The trials of going counter-cultural

Yet, again, today, I have found myself trying to grapple with the biggest challenge of home educating a three-year-old – persuading her that she doesn’t want to go to school.

School is endemic in our culture. Everyone goes. Everyone assumes that Daisy will go. CBeebies devotes hours per week in attempting to brainwash her into wanting to go. No matter how hard I try, the rest of the world is making school sound so utterly appealing, that I’m having some difficulty in getting her to accept being home educated.

Don’t get me wrong – she’s three. She doesn’t have anything like enough information to make an informed choice, and I’m the parent; I’m the one who gets to make the choice, and I have no problem with it being a unilateral decision, particularly in the early years. But it would certainly make my life easier if the whole of modern culture wasn’t preoccupied with trying to make school seem fun.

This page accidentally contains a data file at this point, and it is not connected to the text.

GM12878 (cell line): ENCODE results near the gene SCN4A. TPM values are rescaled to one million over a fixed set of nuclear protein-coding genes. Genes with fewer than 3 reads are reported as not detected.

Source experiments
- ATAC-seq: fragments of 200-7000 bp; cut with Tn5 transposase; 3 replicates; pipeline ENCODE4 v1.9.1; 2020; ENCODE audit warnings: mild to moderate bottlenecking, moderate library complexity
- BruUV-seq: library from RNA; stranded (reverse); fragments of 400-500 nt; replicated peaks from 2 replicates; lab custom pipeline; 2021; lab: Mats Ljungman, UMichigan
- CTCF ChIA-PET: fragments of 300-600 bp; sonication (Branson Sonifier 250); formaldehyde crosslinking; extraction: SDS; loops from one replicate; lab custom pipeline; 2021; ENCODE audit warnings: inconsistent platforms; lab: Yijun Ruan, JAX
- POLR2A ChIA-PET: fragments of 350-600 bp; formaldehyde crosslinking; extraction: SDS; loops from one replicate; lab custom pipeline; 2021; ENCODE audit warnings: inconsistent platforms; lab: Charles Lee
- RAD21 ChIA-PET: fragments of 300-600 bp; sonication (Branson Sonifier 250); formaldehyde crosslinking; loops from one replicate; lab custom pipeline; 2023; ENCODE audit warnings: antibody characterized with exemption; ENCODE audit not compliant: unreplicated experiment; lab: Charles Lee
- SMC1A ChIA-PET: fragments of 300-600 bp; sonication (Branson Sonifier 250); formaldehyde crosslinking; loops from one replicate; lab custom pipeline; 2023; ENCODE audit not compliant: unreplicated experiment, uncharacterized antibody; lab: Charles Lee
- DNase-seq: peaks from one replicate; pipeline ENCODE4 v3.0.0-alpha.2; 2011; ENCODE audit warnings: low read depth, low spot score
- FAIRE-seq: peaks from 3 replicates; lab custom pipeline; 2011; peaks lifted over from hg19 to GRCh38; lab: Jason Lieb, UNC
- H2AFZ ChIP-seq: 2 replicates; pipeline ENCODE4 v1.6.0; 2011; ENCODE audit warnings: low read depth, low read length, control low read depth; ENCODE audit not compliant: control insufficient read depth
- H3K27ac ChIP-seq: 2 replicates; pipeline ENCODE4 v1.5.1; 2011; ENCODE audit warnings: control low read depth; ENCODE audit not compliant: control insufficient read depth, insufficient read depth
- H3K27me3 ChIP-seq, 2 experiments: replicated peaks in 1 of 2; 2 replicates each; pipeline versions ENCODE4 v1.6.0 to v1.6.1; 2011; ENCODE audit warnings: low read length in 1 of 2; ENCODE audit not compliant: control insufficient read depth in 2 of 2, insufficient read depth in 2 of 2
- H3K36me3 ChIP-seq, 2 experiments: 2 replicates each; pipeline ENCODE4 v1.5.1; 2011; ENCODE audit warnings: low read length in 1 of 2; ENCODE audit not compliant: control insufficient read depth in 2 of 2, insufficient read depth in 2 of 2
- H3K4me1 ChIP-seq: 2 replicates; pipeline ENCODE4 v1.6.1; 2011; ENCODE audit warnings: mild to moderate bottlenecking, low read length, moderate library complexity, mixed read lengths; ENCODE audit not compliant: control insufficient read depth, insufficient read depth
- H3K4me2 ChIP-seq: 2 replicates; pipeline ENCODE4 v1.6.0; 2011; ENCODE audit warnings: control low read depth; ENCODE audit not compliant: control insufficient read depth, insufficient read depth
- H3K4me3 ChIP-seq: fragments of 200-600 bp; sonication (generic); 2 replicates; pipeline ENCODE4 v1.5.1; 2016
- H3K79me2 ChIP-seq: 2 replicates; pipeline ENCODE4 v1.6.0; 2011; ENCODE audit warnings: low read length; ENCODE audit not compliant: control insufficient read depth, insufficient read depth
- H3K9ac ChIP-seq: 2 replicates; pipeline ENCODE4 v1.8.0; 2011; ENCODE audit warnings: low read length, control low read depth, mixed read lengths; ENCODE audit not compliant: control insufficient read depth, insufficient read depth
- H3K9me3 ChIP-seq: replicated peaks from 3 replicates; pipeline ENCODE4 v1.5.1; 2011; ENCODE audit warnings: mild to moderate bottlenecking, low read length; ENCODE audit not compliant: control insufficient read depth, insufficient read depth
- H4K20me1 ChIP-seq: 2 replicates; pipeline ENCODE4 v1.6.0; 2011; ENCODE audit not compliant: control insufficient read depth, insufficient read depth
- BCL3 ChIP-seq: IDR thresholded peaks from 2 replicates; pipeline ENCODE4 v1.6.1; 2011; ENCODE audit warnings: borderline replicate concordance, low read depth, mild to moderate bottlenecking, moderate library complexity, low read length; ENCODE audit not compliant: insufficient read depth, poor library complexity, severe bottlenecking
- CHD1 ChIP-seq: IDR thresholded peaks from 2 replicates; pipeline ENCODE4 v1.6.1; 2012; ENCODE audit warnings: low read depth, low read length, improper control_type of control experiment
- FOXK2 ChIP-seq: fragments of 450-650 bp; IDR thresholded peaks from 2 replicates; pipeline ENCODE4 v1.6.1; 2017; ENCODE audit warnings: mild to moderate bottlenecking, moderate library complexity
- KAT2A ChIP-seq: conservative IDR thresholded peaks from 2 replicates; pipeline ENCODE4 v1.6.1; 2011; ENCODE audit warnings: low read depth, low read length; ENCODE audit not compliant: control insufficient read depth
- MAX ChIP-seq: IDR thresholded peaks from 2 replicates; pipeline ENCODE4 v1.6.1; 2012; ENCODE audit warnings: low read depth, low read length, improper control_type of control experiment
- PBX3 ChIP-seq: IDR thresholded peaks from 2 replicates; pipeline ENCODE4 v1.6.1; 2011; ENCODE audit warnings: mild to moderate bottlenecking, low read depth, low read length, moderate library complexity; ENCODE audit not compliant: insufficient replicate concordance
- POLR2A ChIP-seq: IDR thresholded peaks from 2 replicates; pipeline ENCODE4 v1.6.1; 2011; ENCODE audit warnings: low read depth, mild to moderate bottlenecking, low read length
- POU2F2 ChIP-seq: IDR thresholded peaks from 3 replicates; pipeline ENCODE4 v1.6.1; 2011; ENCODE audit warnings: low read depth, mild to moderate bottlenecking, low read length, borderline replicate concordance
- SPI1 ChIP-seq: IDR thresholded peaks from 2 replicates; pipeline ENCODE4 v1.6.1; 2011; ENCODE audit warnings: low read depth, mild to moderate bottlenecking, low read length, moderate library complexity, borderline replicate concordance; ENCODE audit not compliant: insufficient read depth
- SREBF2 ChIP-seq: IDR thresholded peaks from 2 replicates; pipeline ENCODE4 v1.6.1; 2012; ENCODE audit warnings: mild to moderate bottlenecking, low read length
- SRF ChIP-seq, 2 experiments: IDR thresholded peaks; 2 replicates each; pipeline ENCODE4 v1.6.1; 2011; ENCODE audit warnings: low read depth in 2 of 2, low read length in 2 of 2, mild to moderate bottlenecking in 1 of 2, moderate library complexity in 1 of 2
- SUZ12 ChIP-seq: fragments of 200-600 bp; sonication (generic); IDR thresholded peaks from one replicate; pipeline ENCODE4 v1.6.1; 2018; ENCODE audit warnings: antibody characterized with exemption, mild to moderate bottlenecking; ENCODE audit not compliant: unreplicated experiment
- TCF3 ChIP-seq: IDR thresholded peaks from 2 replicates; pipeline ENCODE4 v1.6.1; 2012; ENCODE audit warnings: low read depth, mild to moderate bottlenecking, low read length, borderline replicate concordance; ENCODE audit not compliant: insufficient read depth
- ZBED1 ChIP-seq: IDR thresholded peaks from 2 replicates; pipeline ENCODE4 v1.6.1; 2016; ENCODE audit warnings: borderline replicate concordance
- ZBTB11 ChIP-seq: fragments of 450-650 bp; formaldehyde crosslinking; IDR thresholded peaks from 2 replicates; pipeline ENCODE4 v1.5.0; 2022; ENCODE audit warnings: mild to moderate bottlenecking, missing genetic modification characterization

Most of the children who GO to school, of course, would describe it at “boring”, and not fun at all, but since it is seen as an inevitability, there’s actually a fairly robust conspiracy to keep that information away from three and four year olds. Adding to the confusion is Daisy’s own ideas of what school is like, and what home education would be like; a few times, she’s expressed an unwillingness to have a “home-school” because she perceives that it will necessitate replacing our furniture with school-type furniture, and then where will we sleep, and sit to watch the telly? She doesn’t comprehend, because she’s three, that the purpose of school is concerned with education*, and it’s the education part that we’re interested in addressing at home, and no matter how carefully I try to explain and reassure, I’m fairly confident that her head is full of bizarre and confused assumptions about what it all means. For example, I imagine that any convincing attempt at school-at-home will have to include the taking of a register, in order to be accepted at authentic. Still, that shouldn’t take long: “Daisy?”, “Here.” All done.

Maybe I need to start asking her to think about WHY people go to school, as a route to understanding the concept of education, as distinct from school attendance.


* Actually, whether the purpose of school is education, is wide open to debate, and worthy of it’s own post. Education is the bit of school we’re concerned with, however.

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